Their marketing product allows companies to carry-out people-based marketing, and receive a higher return on their marketing investments.[6] People-based marketing refers to creating relevant advertisements, better service, improved offerings, and special promotions for consumers.[7] According to an Acxiom brochure, Understanding Acxiom's Marketing Products, the company groups people together and forms lists based on similar characteristics. These lists help assist marketing strategies by showing the target customers for a product or service, and ways to reach the market of interest. For example, Acxiom has a Personicx cluster, which categorizes people into one of 70 segments based on demographics. The 70 clusters are based on 21 life stages: having a baby, retirement, marriage, income, and more.[8]

Risk Mitigation

ID Analytics Logo

ID Analytics was founded in 2002. The company offers businesses a product that helps with identity authentication, detecting fraud, identity risk, and creditworthiness. Their goal is to prevent fraud and decrease credit risk. According to ID Analytics website, they study the connections and relationships of identity elements. From this data they are able to infer risk by using algorithms to weigh consumer behavioral information within their database, the ID Network.[9]

The company rates consumers on a scale based on personal information and connections made by the software. The software generates an ID Score.[9] The personal information they use when calculating an ID Score includes social security number, name, address, and emails. The ID Score First-Party Fraud algorithm looks for attributes that categorize a thief, and these attributes are quantified by a particular rating.[9]

People Search

Intelius Logo

Intelius was founded in 2013. Their product gives consumers access to information on individuals.[10] The company offers background checks and people search results.[11] According to the Intelius website, the people search tool allows individuals who are seeking to reconnect, or get more information about someone, to use the platform. Anyone can type in a person's first name, last name and city or state in the search bar on the web site. Intelius will link the search terms to possible people, with an option to view further data: contact information, address history, age, birthdate, relatives, and more.[10]

Ethical Challenges


There are no federal laws that hold data brokers accountable for maintaining the privacy of customers unless the data broker is using the data for employment records, credit, insurance, or housing.[12] Privacy advocates argue that the ethics of collecting personal data without an individual's knowledge. Consumers are unable to track down the source of the information, due to the multi-layered process data broker's use to collect data, and people often do not know a data element's purpose for collection. Ethicists are advocating for greater transparency, and argue that individuals have a right to control their personal private information from being analyzed and sold for the monetary gain of others. In 2013, the former commissioner of the Federal Trade Commission, Julie Brill, posed concerns about data brokers breaching the privacy of consumers by analyzing personal data points without permission or consumer knowledge.[13]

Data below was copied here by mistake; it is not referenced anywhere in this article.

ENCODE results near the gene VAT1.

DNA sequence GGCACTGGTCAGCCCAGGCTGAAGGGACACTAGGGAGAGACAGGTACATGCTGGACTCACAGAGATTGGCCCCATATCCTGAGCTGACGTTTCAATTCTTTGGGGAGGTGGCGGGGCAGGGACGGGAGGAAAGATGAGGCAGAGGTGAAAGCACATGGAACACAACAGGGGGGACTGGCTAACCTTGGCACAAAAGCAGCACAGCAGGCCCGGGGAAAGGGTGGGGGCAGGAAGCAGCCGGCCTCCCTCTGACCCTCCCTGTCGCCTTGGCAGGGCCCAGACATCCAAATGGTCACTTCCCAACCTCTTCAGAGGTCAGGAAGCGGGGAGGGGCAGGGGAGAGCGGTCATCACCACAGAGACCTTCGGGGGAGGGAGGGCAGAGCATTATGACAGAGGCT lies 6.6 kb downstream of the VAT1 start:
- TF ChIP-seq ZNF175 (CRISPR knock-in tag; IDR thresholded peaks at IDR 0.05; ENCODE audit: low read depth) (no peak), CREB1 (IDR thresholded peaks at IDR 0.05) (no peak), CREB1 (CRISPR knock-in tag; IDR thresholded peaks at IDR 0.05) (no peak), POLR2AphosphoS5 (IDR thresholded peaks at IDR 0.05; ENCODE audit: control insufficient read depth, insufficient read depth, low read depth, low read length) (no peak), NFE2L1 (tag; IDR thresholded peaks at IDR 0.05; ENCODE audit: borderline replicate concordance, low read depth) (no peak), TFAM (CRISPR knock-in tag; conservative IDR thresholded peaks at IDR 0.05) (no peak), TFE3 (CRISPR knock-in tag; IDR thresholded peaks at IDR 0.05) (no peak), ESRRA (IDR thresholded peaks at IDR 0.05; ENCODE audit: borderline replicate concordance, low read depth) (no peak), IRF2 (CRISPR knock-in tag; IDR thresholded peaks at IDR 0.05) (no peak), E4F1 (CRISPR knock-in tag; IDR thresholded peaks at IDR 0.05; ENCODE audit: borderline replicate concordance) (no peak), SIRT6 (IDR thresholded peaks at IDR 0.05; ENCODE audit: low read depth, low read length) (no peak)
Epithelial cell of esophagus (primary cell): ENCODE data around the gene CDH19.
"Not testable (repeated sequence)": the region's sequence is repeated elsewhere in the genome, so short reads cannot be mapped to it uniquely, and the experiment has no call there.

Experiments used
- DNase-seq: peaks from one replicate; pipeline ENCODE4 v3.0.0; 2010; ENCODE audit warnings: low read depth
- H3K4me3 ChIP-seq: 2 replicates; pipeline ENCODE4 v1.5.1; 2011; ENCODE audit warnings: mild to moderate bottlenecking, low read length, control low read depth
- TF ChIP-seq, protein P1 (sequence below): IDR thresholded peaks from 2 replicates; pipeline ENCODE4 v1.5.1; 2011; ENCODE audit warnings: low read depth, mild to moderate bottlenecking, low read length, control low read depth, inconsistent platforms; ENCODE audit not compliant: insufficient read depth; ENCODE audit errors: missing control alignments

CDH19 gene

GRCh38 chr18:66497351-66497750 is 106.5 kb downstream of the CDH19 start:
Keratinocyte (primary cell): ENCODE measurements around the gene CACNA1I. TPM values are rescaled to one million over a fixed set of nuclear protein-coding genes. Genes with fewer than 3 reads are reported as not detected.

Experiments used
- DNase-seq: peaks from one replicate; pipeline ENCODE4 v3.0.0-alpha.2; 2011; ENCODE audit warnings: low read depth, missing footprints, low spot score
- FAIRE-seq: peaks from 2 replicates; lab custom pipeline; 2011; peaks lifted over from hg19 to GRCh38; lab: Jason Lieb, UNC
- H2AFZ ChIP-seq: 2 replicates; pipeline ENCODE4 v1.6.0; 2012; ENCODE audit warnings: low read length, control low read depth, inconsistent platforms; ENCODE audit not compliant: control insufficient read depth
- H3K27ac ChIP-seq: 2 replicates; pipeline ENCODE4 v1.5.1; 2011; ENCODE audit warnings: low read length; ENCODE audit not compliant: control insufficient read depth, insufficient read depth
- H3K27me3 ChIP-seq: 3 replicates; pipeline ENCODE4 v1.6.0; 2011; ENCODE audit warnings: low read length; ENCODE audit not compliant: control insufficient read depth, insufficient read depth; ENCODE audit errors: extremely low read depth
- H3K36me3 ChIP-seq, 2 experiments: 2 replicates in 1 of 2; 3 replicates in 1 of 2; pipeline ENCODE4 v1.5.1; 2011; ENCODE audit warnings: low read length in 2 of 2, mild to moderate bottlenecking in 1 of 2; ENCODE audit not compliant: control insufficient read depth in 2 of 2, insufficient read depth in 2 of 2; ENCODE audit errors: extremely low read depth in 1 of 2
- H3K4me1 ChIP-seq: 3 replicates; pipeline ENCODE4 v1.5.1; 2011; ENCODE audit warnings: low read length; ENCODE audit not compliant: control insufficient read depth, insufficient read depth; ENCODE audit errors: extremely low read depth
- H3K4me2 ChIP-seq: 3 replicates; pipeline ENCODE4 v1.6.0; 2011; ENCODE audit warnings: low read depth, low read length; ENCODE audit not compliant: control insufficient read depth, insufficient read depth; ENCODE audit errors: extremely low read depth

Marketing data brokers claim that the data analysis and predicted behaviors they sell are unidentifiable and cannot be traced backed to a particular person. Critics have demonstrated that Data broker's products have data elements that are linkable to individuals.[13] There is high concern that a data breach could expose highly sensitive information about a consumer, endangering their safety and privacy rights.

Issues with Categorizing Individuals

Reachers express concerns that data broking marketing products are excluding certain populations from their markets and benefits.[14] When data brokers, like Acxiom, categorize individuals, they face unintended discriminatory consequences. The different populations receive advertisements and offers for entirely different products. A 2016 report published by the Federal Trade Commission, Big Data: A Tool for Inclusion or Exclusion? Understanding the Issues, outlines the risks that can occur when companies use Big Data for targeting market segments. The categorizations of these groups can reinforce and/or create disparities among those that belong to particular groups. In regards to financial products, a low socioeconomic group may never receive worse offers financial opportunities, although they may be eligible for a better one.[14] High socioeconomic groups will reap the benefits of this discrimination, while those who have a lower income may not be given the same opportunities because of their socioeconomic class. The differentiation of access has the potential to create new societal inequalities.

Consequences of Inaccurate Data

Data brokers do not always have accurate data about individuals. In a report issued by the Office of the Attorney General Department of Financial Regulation, a person's data profile can be corrupted or have mistakes. Incorrect data is perpetuated by the the process of data collection.[15] Errors among a person's profile are most harmful when data broking companies are using this data for risk mitigation, like ID Analytics. In 2012, the FTC reported that a major credit reporting company made credit reports using incorrect data for 21% of consumers. Of the 21% of consumers, 5.2% were able to challenge their credit assessments which could have raised their interest rates and lowered their credit score.[15] Incorrect data on a person's profile can have unfair consequences.


  1. 1.0 1.1 Richards, Neil M.; King, Jonathan H. "Big Data Ethics," Wake Forest Law Review vol. 49, no. 2 (2014): p. 393-432,
  2. 2.0 2.1 2.2 2.3 2.4 2.5 2.6 2.7 Ramirez, Edith , et al. "Data Brokers: A Call For Transparency and Accountability." Federal Trade Commission, 27 May 2014,
  3. "18 U.S. Code § 2721 - Prohibition on release and use of certain personal information from State motor vehicle records." LII / Legal Information Institute,
  4. "Web crawler." ScienceDaily, ScienceDaily,
  5. “” Acxiom Corporation -- Company History,
  6. 6.0 6.1 Annual Report 2017. Acxiom Corporation, 2017,
  7. Understanding Acxiom's Marketing Products. Acxiom Corporation, 2012,
  8. “Consumer Data Information.” Acxiom, 2018,
  9. 9.0 9.1 9.2 “Personal Topology – ID Analytics.” ID Analytics, ID Analytics, 2018,
  10. 10.0 10.1 “Intelius .” Intelius, Intelius, Inc. , 2018,
  11. “Company Overview of Intelius, Inc.” Bloomberg, Bloomberg, 2018,
  12. “Data Brokers and "People Search" Sites.” Privacy Rights Clearinghouse, Privacy Rights Clearinghouse, 17 Oct. 2017, accurate is data broker information.
  13. 13.0 13.1 Brill, Julie. “Reclaim Your Name.” Federal Trade Commission, Federal Trade Commission, 26 June 2013,
  14. 14.0 14.1 Ramirez, Edith, et al. “Big Data: A Tool for Inclusion or Exclusion? Understanding the Issues (FTC Report).” Federal Trade Commission, Federal Trade Commission, Jan. 2016,
  15. 15.0 15.1 “Report to the General Assembly of the Data Broker Working Group Issued Pursuant to Act 66 of 2017.” Department of Financial Regulation, State of Vermont, 15 Dec. 2017,